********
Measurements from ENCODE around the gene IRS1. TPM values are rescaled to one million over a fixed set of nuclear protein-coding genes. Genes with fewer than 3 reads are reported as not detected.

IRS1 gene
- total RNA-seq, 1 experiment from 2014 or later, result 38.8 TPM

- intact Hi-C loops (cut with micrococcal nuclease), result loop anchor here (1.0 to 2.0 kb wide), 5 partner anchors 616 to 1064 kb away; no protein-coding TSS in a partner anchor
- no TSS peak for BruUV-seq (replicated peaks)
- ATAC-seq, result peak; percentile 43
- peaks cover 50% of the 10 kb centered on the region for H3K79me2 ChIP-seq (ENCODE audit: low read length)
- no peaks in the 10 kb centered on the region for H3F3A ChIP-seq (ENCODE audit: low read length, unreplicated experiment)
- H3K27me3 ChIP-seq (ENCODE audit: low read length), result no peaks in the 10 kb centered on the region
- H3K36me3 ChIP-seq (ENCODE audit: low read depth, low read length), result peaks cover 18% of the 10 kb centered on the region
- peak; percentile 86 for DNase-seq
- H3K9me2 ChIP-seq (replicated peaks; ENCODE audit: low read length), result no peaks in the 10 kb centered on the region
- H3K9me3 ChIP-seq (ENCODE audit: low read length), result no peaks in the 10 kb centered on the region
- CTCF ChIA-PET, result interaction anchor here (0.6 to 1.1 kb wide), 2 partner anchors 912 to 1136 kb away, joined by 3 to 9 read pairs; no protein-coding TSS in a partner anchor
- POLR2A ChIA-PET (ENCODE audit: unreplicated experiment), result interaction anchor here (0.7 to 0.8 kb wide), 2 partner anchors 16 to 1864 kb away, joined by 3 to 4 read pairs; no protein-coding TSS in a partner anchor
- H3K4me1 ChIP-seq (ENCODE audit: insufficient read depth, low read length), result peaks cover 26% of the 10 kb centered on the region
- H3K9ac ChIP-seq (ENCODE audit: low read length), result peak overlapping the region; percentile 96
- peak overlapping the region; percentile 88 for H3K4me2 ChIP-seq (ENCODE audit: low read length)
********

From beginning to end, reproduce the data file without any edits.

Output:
Measurements from ENCODE around the gene IRS1. TPM values are rescaled to one million over a fixed set of nuclear protein-coding genes. Genes with fewer than 3 reads are reported as not detected.

IRS1 gene
- total RNA-seq, 1 experiment from 2014 or later, result 38.8 TPM

- intact Hi-C loops (cut with micrococcal nuclease), result loop anchor here (1.0 to 2.0 kb wide), 5 partner anchors 616 to 1064 kb away; no protein-coding TSS in a partner anchor
- no TSS peak for BruUV-seq (replicated peaks)
- ATAC-seq, result peak; percentile 43
- peaks cover 50% of the 10 kb centered on the region for H3K79me2 ChIP-seq (ENCODE audit: low read length)
- no peaks in the 10 kb centered on the region for H3F3A ChIP-seq (ENCODE audit: low read length, unreplicated experiment)
- H3K27me3 ChIP-seq (ENCODE audit: low read length), result no peaks in the 10 kb centered on the region
- H3K36me3 ChIP-seq (ENCODE audit: low read depth, low read length), result peaks cover 18% of the 10 kb centered on the region
- peak; percentile 86 for DNase-seq
- H3K9me2 ChIP-seq (replicated peaks; ENCODE audit: low read length), result no peaks in the 10 kb centered on the region
- H3K9me3 ChIP-seq (ENCODE audit: low read length), result no peaks in the 10 kb centered on the region
- CTCF ChIA-PET, result interaction anchor here (0.6 to 1.1 kb wide), 2 partner anchors 912 to 1136 kb away, joined by 3 to 9 read pairs; no protein-coding TSS in a partner anchor
- POLR2A ChIA-PET (ENCODE audit: unreplicated experiment), result interaction anchor here (0.7 to 0.8 kb wide), 2 partner anchors 16 to 1864 kb away, joined by 3 to 4 read pairs; no protein-coding TSS in a partner anchor
- H3K4me1 ChIP-seq (ENCODE audit: insufficient read depth, low read length), result peaks cover 26% of the 10 kb centered on the region
- H3K9ac ChIP-seq (ENCODE audit: low read length), result peak overlapping the region; percentile 96
- peak overlapping the region; percentile 88 for H3K4me2 ChIP-seq (ENCODE audit: low read length)